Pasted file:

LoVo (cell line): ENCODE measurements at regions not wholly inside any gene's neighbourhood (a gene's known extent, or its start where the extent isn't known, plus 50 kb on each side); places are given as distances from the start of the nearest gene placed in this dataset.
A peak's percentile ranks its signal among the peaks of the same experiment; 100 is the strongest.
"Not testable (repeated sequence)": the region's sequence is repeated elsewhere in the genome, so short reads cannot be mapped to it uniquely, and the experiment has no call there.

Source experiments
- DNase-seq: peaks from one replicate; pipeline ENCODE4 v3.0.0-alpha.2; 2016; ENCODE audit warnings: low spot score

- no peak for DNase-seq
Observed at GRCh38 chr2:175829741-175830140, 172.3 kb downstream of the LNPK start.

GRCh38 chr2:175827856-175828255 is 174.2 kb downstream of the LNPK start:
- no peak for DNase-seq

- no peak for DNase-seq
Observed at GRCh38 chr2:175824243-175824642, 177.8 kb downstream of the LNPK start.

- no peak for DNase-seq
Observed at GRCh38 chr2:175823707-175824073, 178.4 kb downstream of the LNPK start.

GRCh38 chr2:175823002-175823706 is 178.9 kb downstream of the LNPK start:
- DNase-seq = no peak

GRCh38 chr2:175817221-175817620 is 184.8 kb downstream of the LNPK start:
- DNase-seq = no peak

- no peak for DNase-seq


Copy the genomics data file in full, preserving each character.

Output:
LoVo (cell line): ENCODE measurements at regions not wholly inside any gene's neighbourhood (a gene's known extent, or its start where the extent isn't known, plus 50 kb on each side); places are given as distances from the start of the nearest gene placed in this dataset.
A peak's percentile ranks its signal among the peaks of the same experiment; 100 is the strongest.
"Not testable (repeated sequence)": the region's sequence is repeated elsewhere in the genome, so short reads cannot be mapped to it uniquely, and the experiment has no call there.

Source experiments
- DNase-seq: peaks from one replicate; pipeline ENCODE4 v3.0.0-alpha.2; 2016; ENCODE audit warnings: low spot score

- no peak for DNase-seq
Observed at GRCh38 chr2:175829741-175830140, 172.3 kb downstream of the LNPK start.

GRCh38 chr2:175827856-175828255 is 174.2 kb downstream of the LNPK start:
- no peak for DNase-seq

- no peak for DNase-seq
Observed at GRCh38 chr2:175824243-175824642, 177.8 kb downstream of the LNPK start.

- no peak for DNase-seq
Observed at GRCh38 chr2:175823707-175824073, 178.4 kb downstream of the LNPK start.

GRCh38 chr2:175823002-175823706 is 178.9 kb downstream of the LNPK start:
- DNase-seq = no peak

GRCh38 chr2:175817221-175817620 is 184.8 kb downstream of the LNPK start:
- DNase-seq = no peak

- no peak for DNase-seq